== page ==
Connecting Kids, Adults through Prayer

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We always have more fun when we put our heads together
We always have more fun when we put our heads together

This fall we bring back a new version of a program we haven’t done in a number of years.  It’s called “Prayer Buddies.”  We hope to share the vision for this program among our members and then invite our young people to find an adult they would like to ask to be their Prayer Buddy.  We hope you will be asked.  And we hope you will know what is involved in this fun, cross-generational prayer and support activity.

Here is a quick overview.  Attend a “Prayer Buddy” gathering event (usually will happen during other congregational activities). Talk with your Buddy about your hopes and dreams, needs and how life is going.  Do the Group activity; these will be things like:  have a picture taken together, do an art project, make prayer buttons, etc.  Then say “hi” each Sunday when you see each other in the halls or in Worship.  Make plans to meet up at the next Prayer Buddy activity (if it fits in your schedule) and enjoy knowing, seeing and praying for each other over the year to come.

Nancy Shoemaker will visit Sunday School on October 2 and 16 to talk about the Prayer Buddy Program.  Pastor will introduce the program during children’s time on Oct. 9 and 16.  We will have a kick off activity on October 23 during the Gifted and Giving event during education hour that day.  Be ready to say “yes,” when a young person comes to ask: “Will you be my prayer buddy?”

                 (The following is an article from an ELCA publication that will help fill out the vision for this program.)

BY VICKIE REYNOLDS, Comstock Park, Michigan, USAprayer-buddies-program

Inter-generational activities lead to improved relationships.

In 2005, I sat in a workshop at a youth-specialties conference titled, “Mentoring Children and Youth.” I signed up because another person and I had attempted—and failed—to establish a mentoring program in our congregation.

The value of mentoring seemed obvious, and we had worked hard to kick it off. Several adults attended our two informational meetings. But nobody signed up. Typical responses were, “I’m not sure I’m the best role model,” “I’m not familiar enough with scripture,” “I’m not comfortable praying with a child,” and “I’m not comfortable being with a teenager.”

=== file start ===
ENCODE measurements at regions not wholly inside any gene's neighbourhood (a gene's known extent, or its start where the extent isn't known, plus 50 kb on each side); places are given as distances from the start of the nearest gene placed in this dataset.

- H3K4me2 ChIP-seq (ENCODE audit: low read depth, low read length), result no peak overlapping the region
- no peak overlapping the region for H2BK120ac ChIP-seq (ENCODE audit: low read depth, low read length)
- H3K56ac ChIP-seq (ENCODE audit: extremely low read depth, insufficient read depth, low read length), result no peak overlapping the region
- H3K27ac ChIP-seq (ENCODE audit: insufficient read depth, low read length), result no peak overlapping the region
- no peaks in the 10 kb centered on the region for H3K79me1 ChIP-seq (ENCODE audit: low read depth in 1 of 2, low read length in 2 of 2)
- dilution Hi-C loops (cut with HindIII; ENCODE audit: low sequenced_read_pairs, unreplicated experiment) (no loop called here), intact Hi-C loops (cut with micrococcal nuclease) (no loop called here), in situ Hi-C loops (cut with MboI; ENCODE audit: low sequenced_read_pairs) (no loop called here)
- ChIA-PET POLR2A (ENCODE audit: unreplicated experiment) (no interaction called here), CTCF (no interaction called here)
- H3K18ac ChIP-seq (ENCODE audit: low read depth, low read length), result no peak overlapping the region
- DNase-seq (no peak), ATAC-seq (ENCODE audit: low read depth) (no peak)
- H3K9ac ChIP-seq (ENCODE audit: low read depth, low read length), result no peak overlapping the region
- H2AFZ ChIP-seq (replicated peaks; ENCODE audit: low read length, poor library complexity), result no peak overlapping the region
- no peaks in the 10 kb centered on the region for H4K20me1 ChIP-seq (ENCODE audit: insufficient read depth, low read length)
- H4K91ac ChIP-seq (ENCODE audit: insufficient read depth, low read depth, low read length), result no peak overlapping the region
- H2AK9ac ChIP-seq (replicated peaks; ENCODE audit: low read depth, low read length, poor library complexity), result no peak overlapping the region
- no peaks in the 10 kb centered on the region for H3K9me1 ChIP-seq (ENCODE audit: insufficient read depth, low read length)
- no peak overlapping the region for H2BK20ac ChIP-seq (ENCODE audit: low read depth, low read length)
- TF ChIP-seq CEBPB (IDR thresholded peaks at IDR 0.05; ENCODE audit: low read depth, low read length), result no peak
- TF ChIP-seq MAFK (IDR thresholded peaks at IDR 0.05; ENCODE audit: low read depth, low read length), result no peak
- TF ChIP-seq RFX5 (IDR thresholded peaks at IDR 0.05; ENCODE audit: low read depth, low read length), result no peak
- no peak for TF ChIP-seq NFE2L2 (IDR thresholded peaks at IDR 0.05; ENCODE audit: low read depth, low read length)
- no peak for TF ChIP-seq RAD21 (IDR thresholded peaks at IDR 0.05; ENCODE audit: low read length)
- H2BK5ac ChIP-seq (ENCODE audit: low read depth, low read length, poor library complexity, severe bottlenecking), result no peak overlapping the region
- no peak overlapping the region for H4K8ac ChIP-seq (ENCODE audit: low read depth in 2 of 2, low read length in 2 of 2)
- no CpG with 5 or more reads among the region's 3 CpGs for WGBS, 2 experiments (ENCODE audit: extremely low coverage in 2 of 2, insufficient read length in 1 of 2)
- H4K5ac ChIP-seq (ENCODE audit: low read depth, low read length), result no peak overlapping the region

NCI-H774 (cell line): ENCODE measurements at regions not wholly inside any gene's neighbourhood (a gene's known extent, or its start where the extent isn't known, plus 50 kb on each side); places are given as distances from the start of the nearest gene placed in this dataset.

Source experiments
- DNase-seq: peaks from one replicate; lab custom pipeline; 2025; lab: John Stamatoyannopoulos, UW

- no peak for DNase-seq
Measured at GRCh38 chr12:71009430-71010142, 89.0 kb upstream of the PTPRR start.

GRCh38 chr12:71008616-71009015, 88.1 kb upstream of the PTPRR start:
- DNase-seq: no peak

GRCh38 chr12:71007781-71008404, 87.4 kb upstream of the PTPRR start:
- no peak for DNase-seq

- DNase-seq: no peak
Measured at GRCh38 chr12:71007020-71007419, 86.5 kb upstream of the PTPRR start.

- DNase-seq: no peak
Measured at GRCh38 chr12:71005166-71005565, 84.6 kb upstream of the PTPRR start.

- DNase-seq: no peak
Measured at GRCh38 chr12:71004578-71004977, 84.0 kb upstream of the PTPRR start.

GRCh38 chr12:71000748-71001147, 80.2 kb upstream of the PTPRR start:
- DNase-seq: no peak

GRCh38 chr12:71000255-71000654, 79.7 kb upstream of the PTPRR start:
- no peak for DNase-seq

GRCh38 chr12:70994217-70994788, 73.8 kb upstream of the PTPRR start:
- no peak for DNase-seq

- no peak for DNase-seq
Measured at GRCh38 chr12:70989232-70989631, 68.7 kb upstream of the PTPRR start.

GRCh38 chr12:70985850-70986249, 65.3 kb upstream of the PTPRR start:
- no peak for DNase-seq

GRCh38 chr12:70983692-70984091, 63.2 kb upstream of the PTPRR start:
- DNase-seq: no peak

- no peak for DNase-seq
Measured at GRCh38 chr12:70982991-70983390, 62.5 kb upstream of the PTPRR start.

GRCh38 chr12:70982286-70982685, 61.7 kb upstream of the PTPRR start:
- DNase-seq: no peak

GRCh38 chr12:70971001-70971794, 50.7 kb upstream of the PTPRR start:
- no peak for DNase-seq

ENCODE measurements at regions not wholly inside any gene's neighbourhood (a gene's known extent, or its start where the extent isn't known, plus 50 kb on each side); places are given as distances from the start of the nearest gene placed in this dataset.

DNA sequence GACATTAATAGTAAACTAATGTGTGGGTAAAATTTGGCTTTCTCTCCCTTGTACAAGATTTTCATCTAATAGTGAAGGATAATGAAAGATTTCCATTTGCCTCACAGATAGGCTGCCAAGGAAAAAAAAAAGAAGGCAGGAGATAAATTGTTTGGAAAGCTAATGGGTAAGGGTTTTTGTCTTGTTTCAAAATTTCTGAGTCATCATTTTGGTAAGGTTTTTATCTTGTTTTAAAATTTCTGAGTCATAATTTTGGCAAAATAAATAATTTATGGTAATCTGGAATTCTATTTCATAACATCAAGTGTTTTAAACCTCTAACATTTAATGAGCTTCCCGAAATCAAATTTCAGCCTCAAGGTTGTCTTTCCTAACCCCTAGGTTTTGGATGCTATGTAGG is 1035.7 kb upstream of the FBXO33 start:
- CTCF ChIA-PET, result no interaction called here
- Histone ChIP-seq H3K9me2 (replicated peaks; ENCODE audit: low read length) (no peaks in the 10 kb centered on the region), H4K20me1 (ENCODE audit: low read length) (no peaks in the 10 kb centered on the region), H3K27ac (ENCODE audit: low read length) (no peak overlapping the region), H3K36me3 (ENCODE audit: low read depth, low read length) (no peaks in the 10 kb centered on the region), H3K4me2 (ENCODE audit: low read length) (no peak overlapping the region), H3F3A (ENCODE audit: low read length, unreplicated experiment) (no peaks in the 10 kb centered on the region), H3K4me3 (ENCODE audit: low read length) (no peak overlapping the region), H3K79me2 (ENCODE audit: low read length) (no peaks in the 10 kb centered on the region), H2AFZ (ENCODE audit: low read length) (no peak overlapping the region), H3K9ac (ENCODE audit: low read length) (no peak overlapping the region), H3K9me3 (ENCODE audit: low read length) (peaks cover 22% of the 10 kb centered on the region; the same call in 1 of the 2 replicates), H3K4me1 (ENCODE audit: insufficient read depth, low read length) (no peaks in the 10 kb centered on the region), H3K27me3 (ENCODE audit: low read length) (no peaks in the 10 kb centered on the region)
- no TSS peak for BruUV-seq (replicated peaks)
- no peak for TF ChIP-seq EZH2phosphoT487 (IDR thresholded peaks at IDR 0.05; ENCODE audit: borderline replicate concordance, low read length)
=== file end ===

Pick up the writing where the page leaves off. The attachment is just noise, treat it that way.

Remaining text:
So in 2005 about 60 youth leaders and I eagerly waited for the instructor to bless us with his wisdom.  sept 29 alongsideHe asked: “How many of you have worked at starting a mentoring program in your congregation?” About three-quarters of the hands went up. He continued: “How many of those programs succeeded?” Not one hand rose. The room erupted into uncomfortable, but relieved, laughter.  The speaker then shared ideas of creating mentoring relationships without…well, mentoring! Among his ideas were ways to decentralize children’s, youth, and adult ministries. Instead he focused on inter-generational activities and fellowship.

The easily used ideas focused on creating inter-generational bonds. The one he felt strongest about was the Prayer Sponsor program. I came home excited and worked to begin it the following spring.  We’re still going. It has created inter-generational bonds similar to what I felt as a child in my home church. Children at Union Avenue Congregation in Grand Rapids, Michigan, know they are a part of a larger family. Adults in our congregation know their names and interests, and they love the kids.

A prayer sponsor differs from a prayer partner. To be a prayer partner means you regularly meet and pray. To be a prayer sponsor means you regularly pray for the child as though the child were your own.  We ask for two other commitments. We ask sponsors to say “hi” to the child every Sunday to start building a relationship. And we ask that they attend the annual Prayer Sponsor Tea. In this event, sponsors meet with their prayer kids at church, sit together for the refreshments, and join in inter-generational activities.

IMAG2492We always have a “photo booth” where a photographer takes photos of each sponsor-child pair. Both get a print to hang on the refrigerator for the next year.  We also ask parents to remind each child throughout the year that the sponsor is praying for the child. Parents are to remind children they may phone their sponsors whenever they have problems or worries.

What has happened since we started prayer sponsoring? Mentoring has happened. Kids pay more attention when their sponsor shares testimony, preaches, or is in the hospital. Sponsors pay more attention when “their kid” is in the Christmas play, a school play, or is sick.  Because prayer sponsors typically keep the same prayer child year after year, meaningful relationships form. One younger child, facing minor surgery, reminded his mom they needed to phone the prayer sponsor. One kid picked up a love of photography from his sponsor, and they did a few photo projects for the congregation. The sponsor eventually gave the boy his old camera.

One child (since moved) lost his mom at a young age. His sponsor honored his birthday every year by cooking the favorite meal the boy’s mom used to prepare on his birthday. His older sister’s sponsor took her Christmas shopping every year. And one little girl, whose family left our church when an older sister wanted to go elsewhere with school friends, encouraged her family to return. The reason: the annual contact of her sponsor, who continued to pray for her and send birthday and Christmas cards.

I would encourage every congregation to be intentional about being inter-generational. Pairing each child with a sponsor has changed the spirit of our fellowship and created a generation of teenagers who know this church is theirs.